Biogenesis and function of circular RNAs in health and in disease
- 1University Hospital Zürich, Switzerland
Circular RNAs (circRNAs) are a class of noncoding RNA that were previously thought to be insignificant byproducts of splicing errors. However, recent advances in RNA sequencing confirmed the presence of circRNAs in multiple cell lines and across different species suggesting a functional role of this RNA species. CircRNAs arise from back-splicing events resulting in a circular RNA that is stable, specific and conserved. They can be generated from exons, exon-introns, or introns. CircRNAs have multifaceted functions. They are likely part of the competing endogenous RNA class. They can regulate gene expression by sponging microRNAs, binding proteins or they can be translated into a protein themselves. CircRNAs have been associated with health and disease, some with disease protective effects, some with disease promoting functions. The widespread expression and disease regulatory mechanisms endow circRNAs to be used as functional biomarkers and therapeutic targets for a variety of different disorders. In this concise article we provide an overview of the association of circRNAs with various diseases. In addition their role in maintaining physiological cellular homeostasis is discussed. We provide a summary on the fledgling body of literature on kidney-specific as well as cardiovascular circRNAs.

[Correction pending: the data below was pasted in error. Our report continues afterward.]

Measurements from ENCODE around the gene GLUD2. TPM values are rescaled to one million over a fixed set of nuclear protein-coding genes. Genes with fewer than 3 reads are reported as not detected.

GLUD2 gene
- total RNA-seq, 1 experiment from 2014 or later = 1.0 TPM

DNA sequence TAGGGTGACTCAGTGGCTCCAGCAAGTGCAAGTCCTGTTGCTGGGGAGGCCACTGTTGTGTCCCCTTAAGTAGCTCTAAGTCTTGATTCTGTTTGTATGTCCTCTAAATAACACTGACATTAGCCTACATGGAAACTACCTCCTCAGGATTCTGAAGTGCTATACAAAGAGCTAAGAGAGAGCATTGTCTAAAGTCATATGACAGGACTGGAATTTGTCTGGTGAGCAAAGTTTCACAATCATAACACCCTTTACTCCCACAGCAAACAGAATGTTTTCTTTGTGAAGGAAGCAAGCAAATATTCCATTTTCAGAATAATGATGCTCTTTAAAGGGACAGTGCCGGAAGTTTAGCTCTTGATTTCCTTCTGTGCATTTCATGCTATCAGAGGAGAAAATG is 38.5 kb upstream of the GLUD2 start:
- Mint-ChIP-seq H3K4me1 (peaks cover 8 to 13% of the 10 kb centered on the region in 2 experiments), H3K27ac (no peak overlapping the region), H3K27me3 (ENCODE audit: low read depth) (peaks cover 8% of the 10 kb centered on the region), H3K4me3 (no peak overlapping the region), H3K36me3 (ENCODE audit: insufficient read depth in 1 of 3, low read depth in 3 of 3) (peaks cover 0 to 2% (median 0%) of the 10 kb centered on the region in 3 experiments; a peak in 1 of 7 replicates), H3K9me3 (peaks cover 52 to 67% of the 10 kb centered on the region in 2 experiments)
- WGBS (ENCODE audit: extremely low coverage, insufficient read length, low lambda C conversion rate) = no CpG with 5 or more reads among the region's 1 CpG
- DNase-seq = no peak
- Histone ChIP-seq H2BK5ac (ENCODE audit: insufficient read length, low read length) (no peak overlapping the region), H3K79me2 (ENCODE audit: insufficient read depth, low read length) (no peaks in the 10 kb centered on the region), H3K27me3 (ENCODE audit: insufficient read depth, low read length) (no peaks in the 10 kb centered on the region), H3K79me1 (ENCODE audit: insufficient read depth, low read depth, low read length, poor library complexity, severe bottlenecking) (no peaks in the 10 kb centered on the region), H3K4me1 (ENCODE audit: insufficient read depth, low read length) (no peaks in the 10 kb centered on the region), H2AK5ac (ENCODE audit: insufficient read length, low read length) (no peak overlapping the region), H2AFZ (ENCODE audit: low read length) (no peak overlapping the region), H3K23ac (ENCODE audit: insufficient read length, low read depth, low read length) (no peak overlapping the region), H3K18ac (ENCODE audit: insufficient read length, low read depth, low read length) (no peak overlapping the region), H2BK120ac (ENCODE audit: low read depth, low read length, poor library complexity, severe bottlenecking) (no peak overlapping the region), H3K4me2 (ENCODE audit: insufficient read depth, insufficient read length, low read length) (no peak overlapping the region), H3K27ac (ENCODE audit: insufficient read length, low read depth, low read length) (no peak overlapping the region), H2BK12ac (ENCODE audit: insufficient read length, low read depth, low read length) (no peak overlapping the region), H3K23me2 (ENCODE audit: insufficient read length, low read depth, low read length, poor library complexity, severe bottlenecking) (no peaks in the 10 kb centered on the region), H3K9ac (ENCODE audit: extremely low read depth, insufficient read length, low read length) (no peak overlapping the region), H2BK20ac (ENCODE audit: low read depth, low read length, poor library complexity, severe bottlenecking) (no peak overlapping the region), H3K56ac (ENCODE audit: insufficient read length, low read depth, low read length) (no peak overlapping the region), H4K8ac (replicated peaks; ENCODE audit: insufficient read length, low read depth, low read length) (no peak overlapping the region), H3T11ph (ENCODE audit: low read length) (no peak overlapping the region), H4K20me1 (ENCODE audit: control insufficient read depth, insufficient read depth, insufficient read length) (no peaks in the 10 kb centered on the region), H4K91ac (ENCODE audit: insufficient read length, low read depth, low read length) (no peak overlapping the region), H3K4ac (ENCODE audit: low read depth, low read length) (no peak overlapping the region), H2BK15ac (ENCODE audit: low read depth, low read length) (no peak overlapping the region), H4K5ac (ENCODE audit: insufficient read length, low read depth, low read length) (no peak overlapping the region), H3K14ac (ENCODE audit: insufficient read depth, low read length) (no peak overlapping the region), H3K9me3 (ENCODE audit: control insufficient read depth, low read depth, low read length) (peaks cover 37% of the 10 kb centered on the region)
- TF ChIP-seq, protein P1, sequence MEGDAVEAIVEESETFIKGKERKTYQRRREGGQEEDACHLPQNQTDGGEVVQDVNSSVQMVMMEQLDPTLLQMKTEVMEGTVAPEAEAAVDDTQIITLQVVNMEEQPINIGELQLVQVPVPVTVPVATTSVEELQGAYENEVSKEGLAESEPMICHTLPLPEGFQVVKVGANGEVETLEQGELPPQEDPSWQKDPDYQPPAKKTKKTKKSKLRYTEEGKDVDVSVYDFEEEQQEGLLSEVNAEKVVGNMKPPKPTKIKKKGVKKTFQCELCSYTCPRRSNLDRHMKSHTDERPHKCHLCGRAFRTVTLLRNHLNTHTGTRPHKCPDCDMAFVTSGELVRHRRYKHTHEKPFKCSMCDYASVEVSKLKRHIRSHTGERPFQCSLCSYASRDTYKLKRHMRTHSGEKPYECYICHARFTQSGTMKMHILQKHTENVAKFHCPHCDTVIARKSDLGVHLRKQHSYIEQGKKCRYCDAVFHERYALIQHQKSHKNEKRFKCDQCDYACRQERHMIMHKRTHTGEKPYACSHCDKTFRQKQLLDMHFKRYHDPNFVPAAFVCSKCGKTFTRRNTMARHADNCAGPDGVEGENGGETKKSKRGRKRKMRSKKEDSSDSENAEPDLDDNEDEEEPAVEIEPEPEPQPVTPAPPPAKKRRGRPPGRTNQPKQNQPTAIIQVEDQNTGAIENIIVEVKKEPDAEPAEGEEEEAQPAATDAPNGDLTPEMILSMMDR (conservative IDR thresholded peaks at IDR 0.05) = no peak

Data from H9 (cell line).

Keywords: circular RNA, non-coding RNA, exosome, Platelet, Kidney
Received: 29 Dec 2018;
Accepted: 04 Apr 2019.
Edited by:Frederic JAISSER, Institut National de la Santé et de la Recherche Médicale (INSERM), France
Reviewed by:Max C. Liebau, Klinik und Poliklinik für Kinder- und Jugendmedizin, Universitätsklinikum Köln, Germany
Andreas Linkermann, Universitätsklinikum Carl Gustav Carus, Germany
Copyright: © 2019 Haddad and Lorenzen. This is an open-access article distributed under the terms of the Creative Commons Attribution License (CC BY). The use, distribution or reproduction in other forums is permitted, provided the original author(s) and the copyright owner(s) are credited and that the original publication in this journal is cited, in accordance with accepted academic practice. No use, distribution or reproduction is permitted which does not comply with these terms.
PhD. George Haddad, University Hospital Zürich, Zurich, 8091, Zürich, Switzerland, email@example.com
MD. Johan M. Lorenzen, University Hospital Zürich, Zurich, 8091, Zürich, Switzerland, Johan.Lorenzen@usz.ch